It was nearly three o’clock in the morning when Perry Mason got Paul Drake on the telephone.
“Paul,” he said, “I’ve got another job for you, and it’s a rush job. Have you got any more men you can put on the case?”
Paul’s voice was sleepy.
“Gee, guy,” he said, “ain’t you ever satisfied?”
“Listen,” said Mason, “wake up and snap out of it. I’ve got a job that’s got to be done in a hurry, and you’ve got to beat the police to it.”
“How the devil can I beat the police to it?” asked Paul Drake.
“You can,” Mason told him, “because I happen to know that you’ve got access to certain records. You represented the Merchants Protective Association that kept duplicate records of all firearms sold in the city. Now, I want a Colt-32 automatic placed, with number 127337. The police are going to dig into it as a matter of routine, along with a lot of fingerprint stuff, and it’ll probably be some time in the morning before they feed it through the mill. They know it’s important but they don’t figure there’s any great hurry about it. What I want you to do is to get the dope in advance of the police. I’ve simply got to beat them to it.”
“What happened with the gun?” asked Paul Drake.
“A guy got shot with it once, right through the heart,” said Perry Mason.
Drake whistled. “Is that in connection with the other stuff I’ve been looking up?”
“I don’t think so,” Mason said, “but the police may. I’ve got to be in a position to protect my client. I want you to get the information, and get it before the police do.”
“Okay,” said Drake. “Where can I call you back?”
“You can’t,” Mason said. “I’ll call you.”
“I’ll call you again in an hour.”
“I won’t have it by then,” protested Drake. “I couldn’t.”
“You’ve got to,” Mason insisted, “and I’ll call you anyway. Good-by.” And he hung up the telephone. He then called the number of Harrison Burke’s residence. There was no answer. He called Della Street’s number, and her sleepy “Hello” came over the line, almost at once.
“This is Perry Mason, Della,” he said. “Wake up and get the sleepy dirt out of your eyes. We’ve got work to do.”
“What time is it?” she asked.
“Around three o’clock, or quarter past.”
“Okay,” she said. “What is it?”
“You awake all right?”
“Of course I’m awake. What do you think I’m doing, talking in my sleep?”
“Never mind the cracks,” he told her, “this is serious. Can you get some clothes on and get down to the office right away? I’ll order a taxi to be out at the house by the time you get dressed.”
“I’m dressing right now,” she answered. “Do I take time to make myself pretty, or do I just put on some clothes?”
“Better make yourself pretty,” he answered, “but don’t take too long doing it.”
“Right now,” she said, and hung up on him.
Mason telephoned a taxi company to send a cab out to her apartment. Then he left the all night drug store, from which he had been telephoning, got in his car, and drove rapidly to his office.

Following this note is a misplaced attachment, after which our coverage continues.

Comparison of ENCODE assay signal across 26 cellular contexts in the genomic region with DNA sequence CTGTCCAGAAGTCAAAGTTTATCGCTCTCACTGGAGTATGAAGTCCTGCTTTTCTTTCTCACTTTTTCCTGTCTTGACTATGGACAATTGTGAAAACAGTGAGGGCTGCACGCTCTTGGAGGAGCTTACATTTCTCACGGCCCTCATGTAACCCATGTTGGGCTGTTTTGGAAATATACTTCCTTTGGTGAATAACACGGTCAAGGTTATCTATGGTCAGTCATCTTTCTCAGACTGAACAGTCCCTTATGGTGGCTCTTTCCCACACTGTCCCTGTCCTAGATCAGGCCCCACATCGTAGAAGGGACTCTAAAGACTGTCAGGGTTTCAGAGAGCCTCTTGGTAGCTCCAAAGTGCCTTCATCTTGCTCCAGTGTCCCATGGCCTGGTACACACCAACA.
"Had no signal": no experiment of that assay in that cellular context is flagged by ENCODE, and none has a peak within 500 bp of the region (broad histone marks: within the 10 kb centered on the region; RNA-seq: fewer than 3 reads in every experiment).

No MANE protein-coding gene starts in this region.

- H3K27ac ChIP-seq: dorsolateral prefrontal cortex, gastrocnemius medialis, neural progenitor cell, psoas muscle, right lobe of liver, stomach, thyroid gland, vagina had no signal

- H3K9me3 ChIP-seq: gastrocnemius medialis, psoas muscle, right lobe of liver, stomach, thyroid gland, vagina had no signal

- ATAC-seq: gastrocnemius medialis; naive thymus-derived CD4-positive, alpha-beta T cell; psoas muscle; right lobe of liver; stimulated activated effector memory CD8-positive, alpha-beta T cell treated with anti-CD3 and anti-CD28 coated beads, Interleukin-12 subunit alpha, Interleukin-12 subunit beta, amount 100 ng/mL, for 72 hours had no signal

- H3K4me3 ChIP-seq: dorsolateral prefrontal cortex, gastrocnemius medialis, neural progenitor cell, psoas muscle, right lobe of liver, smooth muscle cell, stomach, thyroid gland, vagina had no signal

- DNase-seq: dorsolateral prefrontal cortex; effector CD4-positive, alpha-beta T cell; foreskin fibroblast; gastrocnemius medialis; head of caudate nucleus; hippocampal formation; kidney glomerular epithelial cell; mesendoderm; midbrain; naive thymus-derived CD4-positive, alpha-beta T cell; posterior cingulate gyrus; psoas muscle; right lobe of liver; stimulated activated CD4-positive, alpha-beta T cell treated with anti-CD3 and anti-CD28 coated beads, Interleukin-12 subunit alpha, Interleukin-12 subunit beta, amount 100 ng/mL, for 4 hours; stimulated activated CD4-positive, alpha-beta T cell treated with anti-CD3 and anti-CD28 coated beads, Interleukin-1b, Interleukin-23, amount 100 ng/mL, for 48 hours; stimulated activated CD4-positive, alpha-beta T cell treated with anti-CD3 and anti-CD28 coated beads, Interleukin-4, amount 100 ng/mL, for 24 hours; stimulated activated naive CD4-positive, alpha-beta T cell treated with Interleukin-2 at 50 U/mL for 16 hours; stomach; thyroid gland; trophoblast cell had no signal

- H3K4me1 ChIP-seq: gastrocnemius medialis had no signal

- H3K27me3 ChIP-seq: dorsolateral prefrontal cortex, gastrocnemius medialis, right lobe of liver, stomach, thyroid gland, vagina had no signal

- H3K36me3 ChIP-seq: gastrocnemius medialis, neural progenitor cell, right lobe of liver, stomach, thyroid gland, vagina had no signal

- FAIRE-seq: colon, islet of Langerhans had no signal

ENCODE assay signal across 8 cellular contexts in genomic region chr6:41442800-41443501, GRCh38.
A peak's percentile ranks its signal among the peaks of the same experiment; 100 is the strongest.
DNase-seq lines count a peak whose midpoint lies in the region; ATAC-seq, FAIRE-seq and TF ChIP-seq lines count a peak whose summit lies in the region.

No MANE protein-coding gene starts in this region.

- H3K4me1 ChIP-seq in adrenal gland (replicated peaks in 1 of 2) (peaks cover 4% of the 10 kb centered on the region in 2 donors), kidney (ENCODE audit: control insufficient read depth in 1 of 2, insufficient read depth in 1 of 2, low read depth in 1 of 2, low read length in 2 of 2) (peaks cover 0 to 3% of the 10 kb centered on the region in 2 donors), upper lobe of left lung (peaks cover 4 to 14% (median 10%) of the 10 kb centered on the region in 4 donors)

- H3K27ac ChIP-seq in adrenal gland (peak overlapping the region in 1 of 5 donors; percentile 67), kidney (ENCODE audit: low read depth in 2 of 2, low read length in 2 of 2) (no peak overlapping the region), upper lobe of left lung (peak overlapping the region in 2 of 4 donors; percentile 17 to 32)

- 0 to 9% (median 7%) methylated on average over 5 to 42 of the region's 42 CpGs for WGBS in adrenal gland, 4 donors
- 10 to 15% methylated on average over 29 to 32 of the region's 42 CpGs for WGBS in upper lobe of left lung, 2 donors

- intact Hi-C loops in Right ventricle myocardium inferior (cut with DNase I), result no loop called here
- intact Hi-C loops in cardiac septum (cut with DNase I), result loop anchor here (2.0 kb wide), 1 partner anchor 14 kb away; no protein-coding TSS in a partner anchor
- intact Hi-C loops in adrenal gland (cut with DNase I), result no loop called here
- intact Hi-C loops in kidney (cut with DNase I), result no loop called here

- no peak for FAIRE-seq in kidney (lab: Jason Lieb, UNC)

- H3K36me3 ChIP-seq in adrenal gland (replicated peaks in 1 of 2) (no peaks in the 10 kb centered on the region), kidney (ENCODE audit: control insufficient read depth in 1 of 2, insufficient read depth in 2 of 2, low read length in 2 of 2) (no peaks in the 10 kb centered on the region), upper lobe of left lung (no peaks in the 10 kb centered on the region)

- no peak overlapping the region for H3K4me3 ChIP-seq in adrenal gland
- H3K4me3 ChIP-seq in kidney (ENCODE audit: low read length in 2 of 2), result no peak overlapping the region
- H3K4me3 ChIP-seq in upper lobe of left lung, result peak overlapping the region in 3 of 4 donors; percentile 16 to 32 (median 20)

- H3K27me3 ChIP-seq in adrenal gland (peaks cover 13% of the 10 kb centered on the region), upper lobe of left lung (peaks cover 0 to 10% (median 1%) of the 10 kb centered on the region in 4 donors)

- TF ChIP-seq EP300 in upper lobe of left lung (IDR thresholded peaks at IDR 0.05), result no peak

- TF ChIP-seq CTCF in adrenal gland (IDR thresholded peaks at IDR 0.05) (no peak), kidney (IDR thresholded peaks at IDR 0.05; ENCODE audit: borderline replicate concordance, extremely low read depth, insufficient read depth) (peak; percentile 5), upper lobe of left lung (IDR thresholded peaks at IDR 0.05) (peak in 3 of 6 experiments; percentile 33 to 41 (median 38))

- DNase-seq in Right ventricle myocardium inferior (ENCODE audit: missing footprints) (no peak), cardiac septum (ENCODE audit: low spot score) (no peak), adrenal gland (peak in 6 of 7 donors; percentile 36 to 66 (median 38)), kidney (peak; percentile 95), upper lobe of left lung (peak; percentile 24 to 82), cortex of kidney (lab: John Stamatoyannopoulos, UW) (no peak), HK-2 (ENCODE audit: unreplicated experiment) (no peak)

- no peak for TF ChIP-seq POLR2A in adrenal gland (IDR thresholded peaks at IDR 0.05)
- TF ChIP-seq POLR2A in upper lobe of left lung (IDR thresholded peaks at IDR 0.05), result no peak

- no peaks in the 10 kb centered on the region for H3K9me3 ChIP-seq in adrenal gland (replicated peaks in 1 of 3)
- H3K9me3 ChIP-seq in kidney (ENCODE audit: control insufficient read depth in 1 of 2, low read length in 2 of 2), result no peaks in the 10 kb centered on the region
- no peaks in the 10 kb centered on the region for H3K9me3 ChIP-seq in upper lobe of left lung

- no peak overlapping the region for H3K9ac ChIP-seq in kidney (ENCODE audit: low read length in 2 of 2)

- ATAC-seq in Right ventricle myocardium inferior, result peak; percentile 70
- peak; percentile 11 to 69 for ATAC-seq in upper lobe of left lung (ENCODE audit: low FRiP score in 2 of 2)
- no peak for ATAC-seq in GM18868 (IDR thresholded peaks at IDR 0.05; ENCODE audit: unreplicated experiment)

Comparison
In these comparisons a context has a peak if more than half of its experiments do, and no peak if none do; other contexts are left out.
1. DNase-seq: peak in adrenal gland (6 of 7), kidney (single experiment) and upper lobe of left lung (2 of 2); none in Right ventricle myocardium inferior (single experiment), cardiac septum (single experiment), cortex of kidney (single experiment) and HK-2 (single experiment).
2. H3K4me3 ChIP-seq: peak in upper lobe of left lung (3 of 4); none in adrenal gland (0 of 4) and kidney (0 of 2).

He switched on the lights, pulled down the shades, and started pacing the floor.
Back and forth, back and forth he paced, his hands behind his back, his head thrust forward, and slightly bowed. There was something of the appearance of a caged tiger in his manner. He seemed impatient, and yet it was a controlled impatience. A fighter who was cornered, savage, who didn’t dare make a false move.
A key sounded in the door, and Della Street walked in.
“Morning, chief,” she said. “You sure do keep hours!”
He beckoned to her to come in and sit down. “This,” he said, “is the start of a busy day.”
“What is it?” she asked, looking at him with troubled eyes.
“We’re just representing a client?” she inquired.
“I don’t know. We may be mixed up in it.”
“Mixed up in it?”
“It’s that woman,” she said savagely.
He shook his head impatiently. “I wish you’d get over those ideas, Della.”
“That’s right just the same,” she persisted. “I knew there was something about her. I knew there was trouble that was going to follow that woman around. I never did trust her.”
“Okay,” Mason said wearily. “Now forget that, and get your instructions. I don’t know what’s going to happen here, and you may have to carry on if anything happens that I can’t keep the ball rolling.”
“What do you mean,” she asked, “that you can’t?”
“Never mind about that.”
“But I do mind,” she said, eyes wide with apprehension. “You’re in danger.”
He ignored the remark. “This woman came to us as Eva Griffin. I tried to follow her, and couldn’t make it stick. Later on, I started a fight with Spicy Bits, and tried to find out who was really back of the sheet. It turned out to be a man named Belter who lived out on Elmwood Drive. You’ll read about the place and the chap in the morning papers. I went out to see Belter and found he was a tough customer. While I was there, I ran into his wife. And she was none other than our client. Her real name is Eva Belter.”
“What was she trying to do?” asked Della Street. “Double-cross you?”
“No,” said Mason. “She was in a jam. She’d been places with a man, and her husband was on her back trail. He didn’t know who the woman was. It was the man he was after. But he was exposing the man through the scandal sheet, and eventually the identity of the woman would have come out.”
“Who is this man?” asked Della Street.
“Harrison Burke,” he said, slowly.
She arched her eyebrows and was silent.
Mason lit a cigarette.